The scientists of Biologic Institute are developing and presenting the scientific case for intelligent design in biology. We think life looks designed because it was designed, and we think that careful science is backing this up—not just in one field, but in many.
Biologic brings together experts in molecular biology, biophysics and biochemistry, bioinformatics and genomics, astrobiology, and engineering and information science in order to examine the question of design from all angles, the aim being to build a comprehensive and coherent picture.
Orion Nebula, photographed by Guillermo Gonzalez. The image was captured with an 8-inch f/4 Schmidt- Newtonian telescope.
A few key ideas run through all of our work. One is the idea that information is as real and fundamental as physical quantities, like mass or energy. As a measurable substance with real-world effects subject to law-like constraints, information is undeniably the stuff of science. It is also the stuff of technology… which is the stuff of design. Interestingly, the only places in the universe where we see information stored, processed and transmitted in digital code are the complex systems of human design and the even more complex design-like systems of life.
Another key idea is that highly complex functional systems cannot be understood properly just by examining their elementary constituents. The behavior of whole systems might be explained in terms of the behavior of their constituents, but it won’t be understood that way. To grasp the whole picture you have to look at the whole picture.
Both of these ideas suggest a broader principle that we have adopted. As designers, we humans know something about design. So if we really want to know whether the design-like systems in biology were designed, we ought to draw on that knowledge. To take this principle seriously, we need to promote a serious exchange of ideas between biology and the engineering disciplines.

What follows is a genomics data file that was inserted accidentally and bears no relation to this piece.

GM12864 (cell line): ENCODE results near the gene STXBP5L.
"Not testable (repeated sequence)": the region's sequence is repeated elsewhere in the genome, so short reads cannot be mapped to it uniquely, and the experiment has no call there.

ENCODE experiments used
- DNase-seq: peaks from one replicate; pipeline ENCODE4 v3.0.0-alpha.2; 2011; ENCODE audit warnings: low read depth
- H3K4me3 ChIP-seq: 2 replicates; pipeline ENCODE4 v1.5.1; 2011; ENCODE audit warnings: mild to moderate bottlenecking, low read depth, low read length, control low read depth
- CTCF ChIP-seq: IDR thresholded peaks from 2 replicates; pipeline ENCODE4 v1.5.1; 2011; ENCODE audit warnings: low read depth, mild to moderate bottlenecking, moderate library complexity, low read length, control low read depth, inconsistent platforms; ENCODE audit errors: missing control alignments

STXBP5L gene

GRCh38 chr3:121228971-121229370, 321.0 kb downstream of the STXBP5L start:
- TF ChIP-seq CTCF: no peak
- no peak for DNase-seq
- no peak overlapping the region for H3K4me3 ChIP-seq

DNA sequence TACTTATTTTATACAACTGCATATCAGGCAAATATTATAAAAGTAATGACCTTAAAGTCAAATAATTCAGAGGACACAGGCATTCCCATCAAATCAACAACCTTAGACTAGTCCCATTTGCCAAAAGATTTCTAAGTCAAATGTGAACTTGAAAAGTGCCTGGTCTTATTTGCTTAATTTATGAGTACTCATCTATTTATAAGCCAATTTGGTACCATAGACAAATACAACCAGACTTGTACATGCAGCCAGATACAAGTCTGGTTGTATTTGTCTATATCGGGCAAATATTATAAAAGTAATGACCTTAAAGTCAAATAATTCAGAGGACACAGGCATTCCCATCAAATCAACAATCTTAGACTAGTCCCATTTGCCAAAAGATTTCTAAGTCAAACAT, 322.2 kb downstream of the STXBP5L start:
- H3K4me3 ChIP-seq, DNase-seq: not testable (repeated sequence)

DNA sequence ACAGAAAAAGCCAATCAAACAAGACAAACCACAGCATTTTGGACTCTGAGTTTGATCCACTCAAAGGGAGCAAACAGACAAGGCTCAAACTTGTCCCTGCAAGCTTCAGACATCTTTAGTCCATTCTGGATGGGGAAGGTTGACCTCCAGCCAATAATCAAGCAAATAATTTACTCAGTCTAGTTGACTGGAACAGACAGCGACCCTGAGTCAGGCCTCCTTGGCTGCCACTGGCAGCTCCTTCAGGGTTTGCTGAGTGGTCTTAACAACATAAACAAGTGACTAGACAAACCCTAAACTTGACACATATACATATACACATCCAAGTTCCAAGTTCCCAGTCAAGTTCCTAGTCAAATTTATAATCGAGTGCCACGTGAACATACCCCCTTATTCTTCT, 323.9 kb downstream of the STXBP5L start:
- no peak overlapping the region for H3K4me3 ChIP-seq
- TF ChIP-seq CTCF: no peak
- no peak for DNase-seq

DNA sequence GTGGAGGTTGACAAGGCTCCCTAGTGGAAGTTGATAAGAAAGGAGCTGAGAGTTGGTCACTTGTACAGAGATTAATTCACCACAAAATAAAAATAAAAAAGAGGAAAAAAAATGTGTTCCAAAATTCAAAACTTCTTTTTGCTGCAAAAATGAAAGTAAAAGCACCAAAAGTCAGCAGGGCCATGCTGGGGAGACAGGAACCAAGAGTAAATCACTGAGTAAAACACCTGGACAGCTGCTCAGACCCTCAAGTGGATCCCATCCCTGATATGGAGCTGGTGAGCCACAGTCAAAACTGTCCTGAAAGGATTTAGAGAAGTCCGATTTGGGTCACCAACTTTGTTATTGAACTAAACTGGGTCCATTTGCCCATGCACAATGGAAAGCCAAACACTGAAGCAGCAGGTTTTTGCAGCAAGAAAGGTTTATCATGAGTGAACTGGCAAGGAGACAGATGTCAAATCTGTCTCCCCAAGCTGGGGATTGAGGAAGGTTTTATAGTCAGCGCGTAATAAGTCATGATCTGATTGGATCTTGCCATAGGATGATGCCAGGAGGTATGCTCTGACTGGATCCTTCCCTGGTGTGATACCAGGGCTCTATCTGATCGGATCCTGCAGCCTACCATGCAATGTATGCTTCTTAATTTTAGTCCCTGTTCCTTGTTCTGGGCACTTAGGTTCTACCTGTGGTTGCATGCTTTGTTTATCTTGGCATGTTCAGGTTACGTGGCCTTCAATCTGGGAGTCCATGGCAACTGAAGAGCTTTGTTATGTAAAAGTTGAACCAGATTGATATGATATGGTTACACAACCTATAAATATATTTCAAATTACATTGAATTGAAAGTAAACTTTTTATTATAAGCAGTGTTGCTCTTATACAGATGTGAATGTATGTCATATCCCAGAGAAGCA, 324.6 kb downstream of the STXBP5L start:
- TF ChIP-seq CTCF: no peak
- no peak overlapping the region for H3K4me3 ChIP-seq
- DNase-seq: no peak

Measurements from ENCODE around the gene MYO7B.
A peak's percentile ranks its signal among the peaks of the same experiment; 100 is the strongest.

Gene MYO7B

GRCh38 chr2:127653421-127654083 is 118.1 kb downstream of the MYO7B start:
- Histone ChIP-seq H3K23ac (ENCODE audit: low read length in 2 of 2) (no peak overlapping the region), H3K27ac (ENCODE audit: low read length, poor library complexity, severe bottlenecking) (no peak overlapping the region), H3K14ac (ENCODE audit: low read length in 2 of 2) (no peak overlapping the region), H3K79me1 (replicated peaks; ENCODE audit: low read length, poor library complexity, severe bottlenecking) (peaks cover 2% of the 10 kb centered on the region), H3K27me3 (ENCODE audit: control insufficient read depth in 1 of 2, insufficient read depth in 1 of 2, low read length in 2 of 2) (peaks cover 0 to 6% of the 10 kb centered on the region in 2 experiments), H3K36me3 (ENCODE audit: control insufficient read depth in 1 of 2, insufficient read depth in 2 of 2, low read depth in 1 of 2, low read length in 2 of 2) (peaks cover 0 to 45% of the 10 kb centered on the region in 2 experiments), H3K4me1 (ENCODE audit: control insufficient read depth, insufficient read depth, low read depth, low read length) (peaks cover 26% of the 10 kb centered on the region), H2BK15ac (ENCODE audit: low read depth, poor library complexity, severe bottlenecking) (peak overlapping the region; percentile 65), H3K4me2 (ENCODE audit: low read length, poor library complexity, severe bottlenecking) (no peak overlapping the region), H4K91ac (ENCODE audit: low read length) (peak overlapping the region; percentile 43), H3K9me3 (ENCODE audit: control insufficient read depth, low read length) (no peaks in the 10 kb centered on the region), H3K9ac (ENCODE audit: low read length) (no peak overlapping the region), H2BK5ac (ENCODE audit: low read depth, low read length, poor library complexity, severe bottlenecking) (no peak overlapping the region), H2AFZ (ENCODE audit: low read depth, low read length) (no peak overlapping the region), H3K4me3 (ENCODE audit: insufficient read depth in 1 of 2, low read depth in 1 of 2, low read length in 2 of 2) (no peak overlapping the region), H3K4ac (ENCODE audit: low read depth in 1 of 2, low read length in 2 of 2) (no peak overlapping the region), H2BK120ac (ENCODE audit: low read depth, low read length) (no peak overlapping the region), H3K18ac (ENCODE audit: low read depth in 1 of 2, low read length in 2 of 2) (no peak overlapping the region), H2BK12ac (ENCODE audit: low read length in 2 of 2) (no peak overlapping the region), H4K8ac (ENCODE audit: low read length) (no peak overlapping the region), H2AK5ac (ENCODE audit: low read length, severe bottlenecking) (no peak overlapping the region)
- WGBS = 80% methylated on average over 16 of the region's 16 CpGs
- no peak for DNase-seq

Areas of Research
The origin and role of information in biology.
All organisms depend on large amounts of genetic information. We understand how this information is used to specify protein sequences, but what else is it doing? What is it capable of doing and what is it incapable of doing? How much functional information do genomes hold, and where did it come from? Do cells use any non-genetic means of storing and transmitting information? Are there fundamental laws governing the origin of information?
To address these questions, we are measuring the functional information in proteins by examining their ability to withstand sequence alterations. We are teaming up with mathematicians, like William Dembski, to examine the issue of fundamental constraints on search-based acquisition of information. And we are building and testing computational models that mimic the role of genetic information in specifying functions by means of structure-forming sequences.
The difficulty of interconverting the functions of structurally similar enzymes (Kbl and BioF) has been assessed experimentally by Ann Gauger and Douglas Axe.
Functional constraints and design constraints.
We are examining both what it takes for life to be possible, and what it would take for life in its various extant forms to be probable. The first question requires an examination of the physical context needed for life. What kind of planet does it take to support complex life? How many such planets might there be? Where on such a planet might life originate spontaneously? What conditions would be needed, and how likely might those conditions be?
The second question is being addressed by examining what it takes for cells to work the way they do. What would be needed for a working genetic code to originate? What would the simplest possible metabolic system for a free-living organism look like? What would the simplest force transducing molecular machine look like? How would new protein folds appear in working form?
These are difficult problems, but they can all be addressed. The key is to couple what we know about complex systems in general with what we can observe for specific biological systems.
To get answers, at least provisional ones, we are examining the properties of stars that make Earth-like planets possible. We are looking at the nature of information and codes, and probing molecular machines and enzyme folds. We are modifying, analyzing, and modeling genes and genomes, and building model systems to see how they evolve.
Model proteins based on analogy between the structure—function relationship in written Chinese and in proteins (see Perspectives article).
Design patterns and hallmarks.
The way that humans go about designing complex things is open to scientific investigation. Are there universal principles of complex design? What are they? What stamp, if any, do they leave on things manufactured according to a complex design specification? Are any of these stamps present in living systems? Are there consistent aesthetic aspects of design—aspects of designed things that are neither functional nor logical necessities, but which are reliably present in human designs? Are any of these present in life?
Questions of this kind are amenable to scientific exploration. They also happen to be particularly interesting, which is why we are addressing them.
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